Sandusky County Park District has a gem that is a must-see — and a prime candidate for a one-tank road trip. Creek Bend Farm and Wilson Nature Center are at 720 S. Main St. in Lindsey, Ohio. Here (and elsewhere), the park district has multiple events, activities and many acres to explore and enjoy by hiking, biking or horseback riding.
Friends of Ohio Barns met at the farm and nature center on a nice fall Saturday in September. We were met by Deb Nofzinger, the program supervisor. She graciously opened the barns and let us wander while listening to what our barn expert, Ric Beck, had to say about the construction and use of these amazing structures.
Creek Bend Farm, Wilson Nature Center
Walking into the first barn and looking up reveals a hay track under the peak of the roof, and a most unusual and hefty support system for the two large cupolas. A semi-principal rafter system, of 8-by-8-inch timbers, runs from the purlin plates to the peak of the roof on either side of each cupola. In the center of the barn between the two driveways is a chamfered post, resulting in a perfect octagon. Some folks say it’s “just for pretty,” but an old farmer will tell you it is to protect the animals from injuring themselves on sharp corners. Around the late 1940s or early 1950s, one end of the barn was converted into stanchions for a small dairy operation, and the block milk house was added on the front.
Also, open for viewing at the end of the lane is a brick house that is on the National Register of Historic Places. The house once belonged to Fran and Bob Roush and is furnished in the period of the late 1800s. The Roush family had farmed the land since the mid-1800s, and Bob Roush was a former Sandusky County commissioner.
Behind the house is the Wilson Nature Center. If you visit, be sure to step inside and say hi to Nibbles the rabbit. Take time to view all the exhibits and enjoy the creek from the rear deck.
White Star Park barn
There’s more to the county park district. As a group, we then hopped into our respective cars and drove to the raised barn at White Star Park, also part of the park district. The barn, though raised to provide a basement, has no direct access to the mow floor. So, at first sight, this barn seemed to be unremarkable as we only had access to the basement level. The visible construction was laminated plank.
Then, Deb pointed out the ladder to the mow, and Ric and several of the men ascended the ladder to find the barn told an entirely different story. Yes, the mow floor was new and of plank construction, and had also been lowered by 2 feet. But, after closer inspection of the hay mow, it was clear to Ric: All age indicators proved this was a very significant barn built prior to the Civil War. A big surprise was the modification of the roof from a gable to a gambrel roof sometime around the turn of the 20th century. In so doing, great care was taken to preserve the original pole rafters to be reused in construction of the new-style gambrel roof.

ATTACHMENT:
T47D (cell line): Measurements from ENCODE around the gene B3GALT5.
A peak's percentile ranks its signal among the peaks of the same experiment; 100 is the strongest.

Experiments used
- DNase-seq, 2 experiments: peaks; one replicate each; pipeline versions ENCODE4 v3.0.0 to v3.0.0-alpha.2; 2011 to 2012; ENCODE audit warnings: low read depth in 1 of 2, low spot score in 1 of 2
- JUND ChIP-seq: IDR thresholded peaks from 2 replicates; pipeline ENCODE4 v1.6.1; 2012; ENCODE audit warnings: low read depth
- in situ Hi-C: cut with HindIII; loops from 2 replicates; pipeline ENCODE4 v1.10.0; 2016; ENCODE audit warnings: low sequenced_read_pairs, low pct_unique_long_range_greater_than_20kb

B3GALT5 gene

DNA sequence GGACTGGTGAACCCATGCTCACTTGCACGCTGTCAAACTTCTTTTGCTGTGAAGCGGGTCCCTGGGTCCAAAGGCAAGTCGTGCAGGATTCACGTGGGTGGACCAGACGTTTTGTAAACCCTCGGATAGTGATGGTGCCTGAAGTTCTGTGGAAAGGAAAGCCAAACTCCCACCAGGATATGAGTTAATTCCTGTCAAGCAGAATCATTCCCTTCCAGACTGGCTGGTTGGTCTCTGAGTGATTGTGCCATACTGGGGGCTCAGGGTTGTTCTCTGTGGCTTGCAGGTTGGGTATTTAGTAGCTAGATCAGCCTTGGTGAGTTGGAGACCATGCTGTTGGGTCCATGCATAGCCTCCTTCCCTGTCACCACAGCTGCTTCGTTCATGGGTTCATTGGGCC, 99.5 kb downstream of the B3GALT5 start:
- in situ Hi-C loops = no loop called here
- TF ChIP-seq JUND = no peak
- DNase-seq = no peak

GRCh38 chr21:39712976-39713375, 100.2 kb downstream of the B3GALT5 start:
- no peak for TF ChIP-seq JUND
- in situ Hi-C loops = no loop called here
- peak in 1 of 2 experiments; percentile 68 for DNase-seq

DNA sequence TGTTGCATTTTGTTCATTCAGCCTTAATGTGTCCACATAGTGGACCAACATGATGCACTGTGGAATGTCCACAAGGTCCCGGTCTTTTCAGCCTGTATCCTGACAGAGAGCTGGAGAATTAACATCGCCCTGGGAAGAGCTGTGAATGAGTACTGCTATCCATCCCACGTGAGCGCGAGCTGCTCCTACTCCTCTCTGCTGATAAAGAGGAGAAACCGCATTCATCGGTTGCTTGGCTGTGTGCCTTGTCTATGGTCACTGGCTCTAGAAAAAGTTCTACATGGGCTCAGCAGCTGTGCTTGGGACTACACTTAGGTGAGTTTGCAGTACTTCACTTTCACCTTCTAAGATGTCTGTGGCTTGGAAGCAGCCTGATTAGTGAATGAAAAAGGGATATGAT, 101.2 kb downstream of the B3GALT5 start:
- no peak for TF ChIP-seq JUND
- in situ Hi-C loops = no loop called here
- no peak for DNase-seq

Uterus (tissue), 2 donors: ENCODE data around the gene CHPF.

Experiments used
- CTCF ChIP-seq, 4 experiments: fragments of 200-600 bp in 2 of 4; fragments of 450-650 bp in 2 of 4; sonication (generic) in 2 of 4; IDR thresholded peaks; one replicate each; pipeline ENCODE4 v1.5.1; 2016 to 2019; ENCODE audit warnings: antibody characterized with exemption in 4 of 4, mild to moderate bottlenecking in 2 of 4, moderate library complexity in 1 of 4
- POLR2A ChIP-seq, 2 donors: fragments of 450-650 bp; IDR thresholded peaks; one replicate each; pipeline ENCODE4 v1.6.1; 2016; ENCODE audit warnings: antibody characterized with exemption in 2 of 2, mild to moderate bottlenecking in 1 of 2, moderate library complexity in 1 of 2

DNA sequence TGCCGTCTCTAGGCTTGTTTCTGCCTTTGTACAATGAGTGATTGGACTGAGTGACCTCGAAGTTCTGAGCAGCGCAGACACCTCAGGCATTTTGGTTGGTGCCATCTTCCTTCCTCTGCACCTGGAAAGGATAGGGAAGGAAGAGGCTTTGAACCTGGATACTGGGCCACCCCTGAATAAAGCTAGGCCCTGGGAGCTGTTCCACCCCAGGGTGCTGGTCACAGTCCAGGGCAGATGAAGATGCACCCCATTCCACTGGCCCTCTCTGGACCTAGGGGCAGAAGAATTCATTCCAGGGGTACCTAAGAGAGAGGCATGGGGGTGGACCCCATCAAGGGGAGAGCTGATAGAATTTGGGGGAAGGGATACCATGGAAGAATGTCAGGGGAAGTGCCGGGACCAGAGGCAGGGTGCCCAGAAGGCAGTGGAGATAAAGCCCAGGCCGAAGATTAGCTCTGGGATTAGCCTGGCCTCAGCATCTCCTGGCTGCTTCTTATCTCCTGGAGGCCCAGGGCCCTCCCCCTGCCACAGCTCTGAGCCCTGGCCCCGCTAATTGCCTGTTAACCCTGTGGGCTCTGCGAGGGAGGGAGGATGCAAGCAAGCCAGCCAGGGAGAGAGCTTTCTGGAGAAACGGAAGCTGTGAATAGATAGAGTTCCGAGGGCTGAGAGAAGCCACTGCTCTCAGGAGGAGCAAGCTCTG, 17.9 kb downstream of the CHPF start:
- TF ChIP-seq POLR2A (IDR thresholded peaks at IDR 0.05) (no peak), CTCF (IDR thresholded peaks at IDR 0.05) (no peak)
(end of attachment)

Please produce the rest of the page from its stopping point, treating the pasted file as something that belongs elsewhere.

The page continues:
Before we left the White Star Park barn, we received a surprise visit from a small wagon train. Three covered wagons pulled by pairs of draft horses pulled into the barnyard for a rest on their weekly walkabout. We had time to visit with the “pioneers,” and they demonstrated how the wagons were outfitted for use “on the trail.”
Sandusky County Fairgrounds barn
Back in our cars once again, we took off for our last barn of the day: a nice, ornate little ground barn built in 1884 on land purchased to give the Sandusky County Fair a permanent home. The barn has a hip-on-gable roof with enclosed gable ends. There are shuttered windows instead of louvers.
The barn is used for displays during the fair but is available for rent at other times of the year. It is the only state of Ohio bicentennial barn on a county fairgrounds. The state chose 88 Ohio barns — one per Ohio county — to have the state bicentennial logo painted on it to celebrate Ohio’s 1803 statehood in 2003. On this barn, the logo is painted on the roof.
Friends of Ohio Barns would like to invite everyone to the 21st annual Barn Tour and Conference slated for Preble County in April. To stay informed of upcoming Friends of Ohio Barns events, articles of interest about historical barns and their plight to survive, become an FOB member and receive the Old Barn Post newsletter four times a year, sent directly to your mailbox by getting in touch with me at the address below.
Gray, the “Barn Lady,” is now scheduling barn talks for 2020. She writes from Mount Vernon, Ohio. Call or email Gray today to get your local group, library, or organization on the calendar at 740-263-1369 or firstname.lastname@example.org.